Russian factory recalls ventilator model linked to hospital fires

Co-director of the intensive care unit at CommonSpirit's Dignity Health California Hospital Medical Center, Dr. Zafia Anklesaria, 35, who is seven months pregnant, removes a tracheostomy tube from COVID-19 patient Vicente Arredondo, 65, in the intensive care unit at the hospital where she works, during the coronavirus disease (COVID-19) outbreak, in Los Angeles, California, U.S., May 18, 2020. "Yay, you did it, you are officially liberated!" said Anklesaria to Arredondo after she removed the tube. REUTERS/Lucy Nicholson

A Russian factory is recalling a model of ventilator linked to two fatal hospital fires in May in order to carry out further safety tests, state healthcare regulator documents showed on Wednesday.

Russia suspended the use of some domestically-produced medical ventilators on May 13 while an investigation into the Aventa-M machines was ongoing.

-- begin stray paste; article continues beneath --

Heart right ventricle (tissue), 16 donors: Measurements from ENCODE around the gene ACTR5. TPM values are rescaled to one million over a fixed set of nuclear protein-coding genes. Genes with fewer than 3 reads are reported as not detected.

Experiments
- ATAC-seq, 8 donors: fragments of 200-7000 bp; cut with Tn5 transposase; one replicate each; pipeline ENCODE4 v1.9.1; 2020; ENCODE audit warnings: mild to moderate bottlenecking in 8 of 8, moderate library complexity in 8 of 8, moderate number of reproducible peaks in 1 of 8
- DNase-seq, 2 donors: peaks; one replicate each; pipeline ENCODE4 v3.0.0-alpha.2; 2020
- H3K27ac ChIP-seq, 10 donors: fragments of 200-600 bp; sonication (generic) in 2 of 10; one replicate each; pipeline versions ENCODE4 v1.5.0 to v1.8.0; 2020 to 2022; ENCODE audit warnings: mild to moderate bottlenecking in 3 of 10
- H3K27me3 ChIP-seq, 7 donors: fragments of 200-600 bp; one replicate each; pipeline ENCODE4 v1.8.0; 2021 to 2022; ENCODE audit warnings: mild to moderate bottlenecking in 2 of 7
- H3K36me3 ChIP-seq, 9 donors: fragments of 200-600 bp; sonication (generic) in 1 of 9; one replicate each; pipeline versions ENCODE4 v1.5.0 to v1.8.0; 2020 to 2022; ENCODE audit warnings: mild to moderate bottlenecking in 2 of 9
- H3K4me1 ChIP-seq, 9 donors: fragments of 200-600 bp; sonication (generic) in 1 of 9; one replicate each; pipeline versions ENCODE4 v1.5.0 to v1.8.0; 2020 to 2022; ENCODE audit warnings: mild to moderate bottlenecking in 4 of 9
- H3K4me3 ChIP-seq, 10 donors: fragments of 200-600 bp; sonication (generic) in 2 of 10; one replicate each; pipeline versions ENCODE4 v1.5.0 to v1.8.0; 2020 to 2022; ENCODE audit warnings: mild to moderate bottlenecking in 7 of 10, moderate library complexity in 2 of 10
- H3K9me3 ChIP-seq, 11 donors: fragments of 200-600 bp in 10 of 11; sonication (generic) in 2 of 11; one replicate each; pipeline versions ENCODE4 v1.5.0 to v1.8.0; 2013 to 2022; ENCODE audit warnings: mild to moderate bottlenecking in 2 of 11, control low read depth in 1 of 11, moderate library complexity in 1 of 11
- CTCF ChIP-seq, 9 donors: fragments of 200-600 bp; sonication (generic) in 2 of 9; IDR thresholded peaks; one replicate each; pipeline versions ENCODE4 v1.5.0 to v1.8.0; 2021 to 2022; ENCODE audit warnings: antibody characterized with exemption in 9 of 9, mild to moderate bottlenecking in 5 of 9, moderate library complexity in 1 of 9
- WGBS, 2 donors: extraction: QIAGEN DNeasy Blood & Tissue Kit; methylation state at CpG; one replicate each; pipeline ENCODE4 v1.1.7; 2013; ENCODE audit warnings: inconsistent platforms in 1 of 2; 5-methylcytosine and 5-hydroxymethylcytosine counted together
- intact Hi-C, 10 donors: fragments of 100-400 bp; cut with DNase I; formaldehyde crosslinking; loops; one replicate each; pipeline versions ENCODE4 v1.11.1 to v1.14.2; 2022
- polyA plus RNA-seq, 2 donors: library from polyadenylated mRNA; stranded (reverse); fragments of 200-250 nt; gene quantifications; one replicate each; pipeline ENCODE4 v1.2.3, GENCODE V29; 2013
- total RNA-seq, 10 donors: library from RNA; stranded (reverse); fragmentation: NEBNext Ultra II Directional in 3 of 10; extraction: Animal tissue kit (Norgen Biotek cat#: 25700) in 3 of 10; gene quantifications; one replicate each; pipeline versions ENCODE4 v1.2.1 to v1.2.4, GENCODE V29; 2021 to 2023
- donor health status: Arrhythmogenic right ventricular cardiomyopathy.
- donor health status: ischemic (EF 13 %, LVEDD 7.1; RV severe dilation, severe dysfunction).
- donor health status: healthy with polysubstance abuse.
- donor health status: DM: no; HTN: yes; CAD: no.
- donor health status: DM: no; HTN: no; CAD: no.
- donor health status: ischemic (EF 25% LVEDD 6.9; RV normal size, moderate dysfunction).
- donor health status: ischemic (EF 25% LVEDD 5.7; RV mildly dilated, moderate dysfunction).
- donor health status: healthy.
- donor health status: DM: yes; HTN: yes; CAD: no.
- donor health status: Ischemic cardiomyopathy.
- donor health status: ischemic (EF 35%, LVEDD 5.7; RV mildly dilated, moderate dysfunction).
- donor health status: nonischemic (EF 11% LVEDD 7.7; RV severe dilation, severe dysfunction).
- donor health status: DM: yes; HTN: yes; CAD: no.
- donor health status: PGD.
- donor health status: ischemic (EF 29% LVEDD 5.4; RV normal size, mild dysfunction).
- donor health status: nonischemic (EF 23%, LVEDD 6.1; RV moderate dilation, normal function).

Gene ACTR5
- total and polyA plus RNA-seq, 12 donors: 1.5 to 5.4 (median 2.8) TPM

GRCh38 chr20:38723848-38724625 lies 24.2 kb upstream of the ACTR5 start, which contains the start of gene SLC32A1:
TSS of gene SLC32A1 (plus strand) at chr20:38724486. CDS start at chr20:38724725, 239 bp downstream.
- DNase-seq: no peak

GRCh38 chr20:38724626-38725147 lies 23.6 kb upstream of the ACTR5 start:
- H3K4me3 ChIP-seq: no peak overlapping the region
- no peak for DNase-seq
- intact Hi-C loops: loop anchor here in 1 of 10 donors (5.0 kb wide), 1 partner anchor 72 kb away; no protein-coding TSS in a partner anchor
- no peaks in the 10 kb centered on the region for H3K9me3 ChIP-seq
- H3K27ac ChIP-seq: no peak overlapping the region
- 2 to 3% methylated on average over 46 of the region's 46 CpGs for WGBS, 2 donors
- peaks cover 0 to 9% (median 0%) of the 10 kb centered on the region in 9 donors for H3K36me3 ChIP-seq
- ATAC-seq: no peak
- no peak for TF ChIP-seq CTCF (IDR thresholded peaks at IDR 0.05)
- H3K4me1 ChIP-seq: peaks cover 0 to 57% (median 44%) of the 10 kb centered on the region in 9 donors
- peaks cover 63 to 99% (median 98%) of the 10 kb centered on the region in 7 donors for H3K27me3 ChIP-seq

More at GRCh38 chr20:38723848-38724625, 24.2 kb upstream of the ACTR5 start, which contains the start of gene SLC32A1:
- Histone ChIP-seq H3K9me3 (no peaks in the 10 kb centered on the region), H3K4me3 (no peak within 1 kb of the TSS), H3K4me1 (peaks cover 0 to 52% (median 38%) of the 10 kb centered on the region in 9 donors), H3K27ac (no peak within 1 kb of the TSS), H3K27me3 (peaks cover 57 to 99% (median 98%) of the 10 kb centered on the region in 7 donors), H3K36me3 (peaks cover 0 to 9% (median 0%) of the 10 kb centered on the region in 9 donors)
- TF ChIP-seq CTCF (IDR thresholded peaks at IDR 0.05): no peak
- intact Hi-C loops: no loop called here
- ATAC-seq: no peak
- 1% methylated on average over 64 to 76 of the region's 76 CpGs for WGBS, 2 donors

Specifically, it suspended the use of all Aventa-M ventilators produced at the Urals Instrument Engineering Plant (UPZ) in the Sverdlovsk region after April 1, a setback for Russia at a time when it is still reporting thousands of new virus cases nationwide.

The aim of the investigation, which has not yet finished, was to determine the sources of the two fires at hospitals treating patients for the novel coronavirus in which six people died.

Radio-Electronic Technologies Concern (KRET), the company which controls the ventilator factory, said in a letter to state healthcare regulator Roszdravnadzor, dated June 4, that it would now recall all such machines to carry out extra safety tests.

KRET said the tests could be carried out at either its factory or where the machines are located, and that the manufacturer would cover all the costs.

The company has previously said it tests all ventilators at full capacity for at least 100 hours before they leave the factory.

KRET said it was conducting the tests at its own initiative.

Russia’s nationwide case tally stood at 493,657 as of Wednesday, the third-highest in the world after Brazil and the United States, while 6,358 people have died from the virus, according to official data.

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